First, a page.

I went in, I had just got my prosthetic leg back and I was being able to walk on it, I was bleeding inside of it some still. I didn't talk about that, but it was painful. I'm trying to get into these poses, and it's painful, and I'm like, "Why is it so hot in here?" Just like the whole situation was just not good from my ego, from shame, from not being good at it, and she's saying stupid things like, "Root down to rise up." I'm like, "What does that even mean?" Then she, "Press your feet against the ground." I'm like, "Say feet one more time. Say it one more time, and watch what happens."
I'm just going through this whole experience miserable, and when it was over I was like, "Thank god it's over." Then I remember she called me later that night to schedule the second class, and right before I told her exactly where to put that second lesson, I remember that I committed to three, and the commitment is a commitment, period. So, I showed up to the second class, and it was the same thing, and it was the same pain, and it was the same humiliation and embarrassment, and not being able to get it, and still some pain in my legs.
I got so frustrated, I said, "Can I just try this was my legs off?" She looked at me. I remember her eyes got so wide. Her eyes were saying, "No, because what am I going to tell you to do with your feet?" or like, "How am I going to get you into these poses?" But her mouth said yes, and I remember I threw my legs off. She's behind me, and I'm sure she's thinking, "How am I going to tell this guy what to do next?" She's probably just digesting it, and I just decided I was going to do Warrior One. I'm just going to try it because I'm a warrior, so I'm going to do like a warrior pose.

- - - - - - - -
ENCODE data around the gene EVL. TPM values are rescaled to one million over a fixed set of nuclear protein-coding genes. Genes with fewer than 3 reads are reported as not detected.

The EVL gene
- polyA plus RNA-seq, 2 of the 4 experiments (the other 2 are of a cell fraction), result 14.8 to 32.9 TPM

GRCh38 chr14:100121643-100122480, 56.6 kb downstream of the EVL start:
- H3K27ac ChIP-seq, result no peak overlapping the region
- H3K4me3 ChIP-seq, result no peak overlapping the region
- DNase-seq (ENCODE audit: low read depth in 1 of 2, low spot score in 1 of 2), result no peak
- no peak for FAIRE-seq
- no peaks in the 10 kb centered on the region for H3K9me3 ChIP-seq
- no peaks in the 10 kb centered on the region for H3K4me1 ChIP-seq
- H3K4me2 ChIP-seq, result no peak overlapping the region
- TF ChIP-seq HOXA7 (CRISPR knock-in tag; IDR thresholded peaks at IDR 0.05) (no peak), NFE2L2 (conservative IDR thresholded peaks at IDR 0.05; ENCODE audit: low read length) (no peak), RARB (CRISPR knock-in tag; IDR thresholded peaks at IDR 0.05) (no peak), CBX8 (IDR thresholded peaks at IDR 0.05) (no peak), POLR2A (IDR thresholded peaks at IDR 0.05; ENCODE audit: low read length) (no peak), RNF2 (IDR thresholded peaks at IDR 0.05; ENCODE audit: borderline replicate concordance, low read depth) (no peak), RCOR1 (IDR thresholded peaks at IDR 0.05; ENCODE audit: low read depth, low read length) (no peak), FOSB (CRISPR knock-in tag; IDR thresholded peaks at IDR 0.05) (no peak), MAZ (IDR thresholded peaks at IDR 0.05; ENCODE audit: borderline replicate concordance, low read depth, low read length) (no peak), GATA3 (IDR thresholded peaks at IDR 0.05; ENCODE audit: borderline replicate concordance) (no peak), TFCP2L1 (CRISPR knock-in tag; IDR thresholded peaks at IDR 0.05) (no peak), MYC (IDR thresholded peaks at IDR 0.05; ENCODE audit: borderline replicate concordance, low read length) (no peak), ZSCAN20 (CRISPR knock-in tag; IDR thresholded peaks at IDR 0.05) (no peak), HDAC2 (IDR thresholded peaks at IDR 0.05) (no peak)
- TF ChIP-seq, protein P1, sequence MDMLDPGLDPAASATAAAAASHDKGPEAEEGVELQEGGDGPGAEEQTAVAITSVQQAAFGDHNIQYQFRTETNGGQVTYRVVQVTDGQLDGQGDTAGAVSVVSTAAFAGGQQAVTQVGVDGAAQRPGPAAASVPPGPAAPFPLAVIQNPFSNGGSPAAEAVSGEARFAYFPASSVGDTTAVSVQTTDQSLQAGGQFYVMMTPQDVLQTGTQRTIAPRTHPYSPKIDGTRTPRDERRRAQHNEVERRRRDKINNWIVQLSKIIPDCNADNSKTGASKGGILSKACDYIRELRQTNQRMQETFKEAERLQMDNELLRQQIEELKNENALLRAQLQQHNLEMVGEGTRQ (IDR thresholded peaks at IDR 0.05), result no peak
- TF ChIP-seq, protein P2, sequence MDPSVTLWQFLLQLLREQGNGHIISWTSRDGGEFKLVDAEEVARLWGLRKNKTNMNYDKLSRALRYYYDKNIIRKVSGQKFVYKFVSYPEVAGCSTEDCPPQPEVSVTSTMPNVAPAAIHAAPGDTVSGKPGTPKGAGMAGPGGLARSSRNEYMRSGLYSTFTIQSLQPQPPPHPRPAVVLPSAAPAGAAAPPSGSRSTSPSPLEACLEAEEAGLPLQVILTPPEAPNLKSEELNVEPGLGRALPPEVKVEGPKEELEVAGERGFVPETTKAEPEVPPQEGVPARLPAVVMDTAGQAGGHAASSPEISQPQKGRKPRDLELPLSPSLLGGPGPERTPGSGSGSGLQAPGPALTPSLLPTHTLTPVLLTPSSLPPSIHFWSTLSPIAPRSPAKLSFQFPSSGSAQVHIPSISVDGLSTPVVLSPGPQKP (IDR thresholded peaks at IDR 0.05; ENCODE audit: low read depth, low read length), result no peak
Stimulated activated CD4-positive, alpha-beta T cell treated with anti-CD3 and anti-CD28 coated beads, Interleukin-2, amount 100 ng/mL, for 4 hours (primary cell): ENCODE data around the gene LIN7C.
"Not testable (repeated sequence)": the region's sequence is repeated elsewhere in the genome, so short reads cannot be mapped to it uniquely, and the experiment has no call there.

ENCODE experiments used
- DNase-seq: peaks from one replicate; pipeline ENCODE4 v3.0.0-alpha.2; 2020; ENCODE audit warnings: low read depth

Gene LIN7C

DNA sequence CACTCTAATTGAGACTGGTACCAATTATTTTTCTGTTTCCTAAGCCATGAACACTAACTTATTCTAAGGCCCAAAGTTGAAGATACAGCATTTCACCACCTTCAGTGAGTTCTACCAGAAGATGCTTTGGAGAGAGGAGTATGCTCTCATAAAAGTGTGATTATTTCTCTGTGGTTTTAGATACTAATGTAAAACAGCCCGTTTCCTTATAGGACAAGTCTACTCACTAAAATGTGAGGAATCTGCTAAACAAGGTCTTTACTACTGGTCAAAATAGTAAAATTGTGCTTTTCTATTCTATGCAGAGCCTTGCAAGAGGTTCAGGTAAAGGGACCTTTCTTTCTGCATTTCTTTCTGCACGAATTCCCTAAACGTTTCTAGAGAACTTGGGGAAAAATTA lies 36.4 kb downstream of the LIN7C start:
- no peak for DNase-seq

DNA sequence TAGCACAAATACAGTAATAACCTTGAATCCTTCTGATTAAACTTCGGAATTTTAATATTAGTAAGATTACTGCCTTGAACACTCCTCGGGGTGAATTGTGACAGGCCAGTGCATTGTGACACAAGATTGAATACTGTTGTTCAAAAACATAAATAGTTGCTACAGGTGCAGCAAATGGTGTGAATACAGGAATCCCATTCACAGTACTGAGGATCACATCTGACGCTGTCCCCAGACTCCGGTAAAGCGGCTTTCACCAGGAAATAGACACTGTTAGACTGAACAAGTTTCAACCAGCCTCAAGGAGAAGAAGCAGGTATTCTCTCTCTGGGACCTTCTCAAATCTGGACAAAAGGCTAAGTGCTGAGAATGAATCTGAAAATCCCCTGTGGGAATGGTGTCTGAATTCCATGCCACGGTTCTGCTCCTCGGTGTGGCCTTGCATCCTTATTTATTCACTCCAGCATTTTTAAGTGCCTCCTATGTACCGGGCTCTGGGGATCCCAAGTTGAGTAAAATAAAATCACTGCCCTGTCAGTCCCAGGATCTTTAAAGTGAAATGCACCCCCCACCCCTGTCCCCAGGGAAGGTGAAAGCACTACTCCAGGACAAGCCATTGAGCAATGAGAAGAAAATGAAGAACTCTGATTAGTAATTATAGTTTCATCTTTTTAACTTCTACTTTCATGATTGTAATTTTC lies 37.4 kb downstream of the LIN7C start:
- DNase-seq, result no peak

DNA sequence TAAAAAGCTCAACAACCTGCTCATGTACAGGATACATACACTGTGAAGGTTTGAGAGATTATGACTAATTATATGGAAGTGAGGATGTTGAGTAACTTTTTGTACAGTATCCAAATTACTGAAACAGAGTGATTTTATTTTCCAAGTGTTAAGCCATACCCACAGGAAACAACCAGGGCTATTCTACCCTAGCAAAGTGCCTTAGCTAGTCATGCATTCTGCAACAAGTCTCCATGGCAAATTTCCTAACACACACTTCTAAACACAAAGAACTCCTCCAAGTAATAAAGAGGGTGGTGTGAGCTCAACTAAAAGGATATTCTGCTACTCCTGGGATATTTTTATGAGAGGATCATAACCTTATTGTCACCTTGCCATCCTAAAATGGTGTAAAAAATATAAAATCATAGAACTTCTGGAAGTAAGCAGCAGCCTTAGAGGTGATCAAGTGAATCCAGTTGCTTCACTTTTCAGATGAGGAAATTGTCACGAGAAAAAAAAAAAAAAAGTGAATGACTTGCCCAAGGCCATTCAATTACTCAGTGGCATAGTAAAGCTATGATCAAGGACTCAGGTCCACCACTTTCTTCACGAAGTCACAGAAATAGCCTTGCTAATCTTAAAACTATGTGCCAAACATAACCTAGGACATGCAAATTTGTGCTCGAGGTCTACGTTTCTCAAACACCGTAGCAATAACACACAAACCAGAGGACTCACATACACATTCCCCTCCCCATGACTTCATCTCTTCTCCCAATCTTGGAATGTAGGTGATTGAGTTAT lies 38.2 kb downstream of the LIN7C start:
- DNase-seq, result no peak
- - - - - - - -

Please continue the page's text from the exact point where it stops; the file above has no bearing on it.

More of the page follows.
I remember at that moment saying, "Okay. Look, I'm doing this, so I'm going to really do it." So, what was the stupid thing she was saying? She said, "Root down to rise up." "What does it mean? Okay, let me visualize," just like you were saying. "Let me visualize roots growing from like what was left of my legs," and I just did that. So, I'm going to rise up, so, "I'm going to reach my arms up over my head like [inaudible] one. I'm going to reach up," and when I did that, the Earth like ... I can see this, I still shoot guns and I eat meat. I'm very careful where my meat comes from, and I'm trying, but I'm just a dude. I'm just a dude, and at that point I was just a dude-dude, and I didn't have any of the language or anything, right?
And I just remember this real, not metaphorical, this real jolt, like surge of energy just came up from the earth into my body and my hands flew up over my head. I felt like eight feet tall. And I was just like, "Holy shit," having this break through moment of my whole life on a yoga mat. I'm like this is crazy. It's was like the earth was saying, "Dan, where have you been for the last 10 years?"